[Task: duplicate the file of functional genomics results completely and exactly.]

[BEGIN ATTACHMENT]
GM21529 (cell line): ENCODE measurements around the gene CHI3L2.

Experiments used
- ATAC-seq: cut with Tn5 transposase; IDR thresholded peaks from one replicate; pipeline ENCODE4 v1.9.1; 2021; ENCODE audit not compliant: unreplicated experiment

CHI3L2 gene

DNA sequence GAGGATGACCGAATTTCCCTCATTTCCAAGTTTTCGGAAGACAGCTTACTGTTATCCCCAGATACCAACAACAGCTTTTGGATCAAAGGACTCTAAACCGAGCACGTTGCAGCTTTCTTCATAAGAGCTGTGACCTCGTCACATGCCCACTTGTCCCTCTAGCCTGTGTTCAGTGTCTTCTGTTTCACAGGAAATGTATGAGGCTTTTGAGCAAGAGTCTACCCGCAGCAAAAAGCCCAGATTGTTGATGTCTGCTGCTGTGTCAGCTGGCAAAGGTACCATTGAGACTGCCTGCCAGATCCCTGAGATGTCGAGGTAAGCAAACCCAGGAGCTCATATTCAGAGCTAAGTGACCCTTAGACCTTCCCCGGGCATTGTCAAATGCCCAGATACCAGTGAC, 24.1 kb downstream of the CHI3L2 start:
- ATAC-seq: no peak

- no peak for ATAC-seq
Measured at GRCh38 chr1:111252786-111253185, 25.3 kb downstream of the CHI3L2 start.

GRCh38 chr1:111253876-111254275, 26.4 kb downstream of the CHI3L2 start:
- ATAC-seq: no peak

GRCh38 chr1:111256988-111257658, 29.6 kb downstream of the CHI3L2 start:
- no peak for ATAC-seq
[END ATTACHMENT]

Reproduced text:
GM21529 (cell line): ENCODE measurements around the gene CHI3L2.

Experiments used
- ATAC-seq: cut with Tn5 transposase; IDR thresholded peaks from one replicate; pipeline ENCODE4 v1.9.1; 2021; ENCODE audit not compliant: unreplicated experiment

CHI3L2 gene

DNA sequence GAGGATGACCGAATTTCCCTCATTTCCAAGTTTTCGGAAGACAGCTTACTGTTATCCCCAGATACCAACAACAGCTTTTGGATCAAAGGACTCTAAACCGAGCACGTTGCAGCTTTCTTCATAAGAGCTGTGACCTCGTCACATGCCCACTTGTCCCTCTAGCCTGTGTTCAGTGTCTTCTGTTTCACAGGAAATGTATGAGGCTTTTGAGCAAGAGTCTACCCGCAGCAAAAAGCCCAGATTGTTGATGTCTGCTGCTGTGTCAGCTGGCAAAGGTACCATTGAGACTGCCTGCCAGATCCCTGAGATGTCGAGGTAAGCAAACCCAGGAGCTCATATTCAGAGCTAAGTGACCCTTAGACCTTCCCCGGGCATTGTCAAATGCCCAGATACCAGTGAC, 24.1 kb downstream of the CHI3L2 start:
- ATAC-seq: no peak

- no peak for ATAC-seq
Measured at GRCh38 chr1:111252786-111253185, 25.3 kb downstream of the CHI3L2 start.

GRCh38 chr1:111253876-111254275, 26.4 kb downstream of the CHI3L2 start:
- ATAC-seq: no peak

GRCh38 chr1:111256988-111257658, 29.6 kb downstream of the CHI3L2 start:
- no peak for ATAC-seq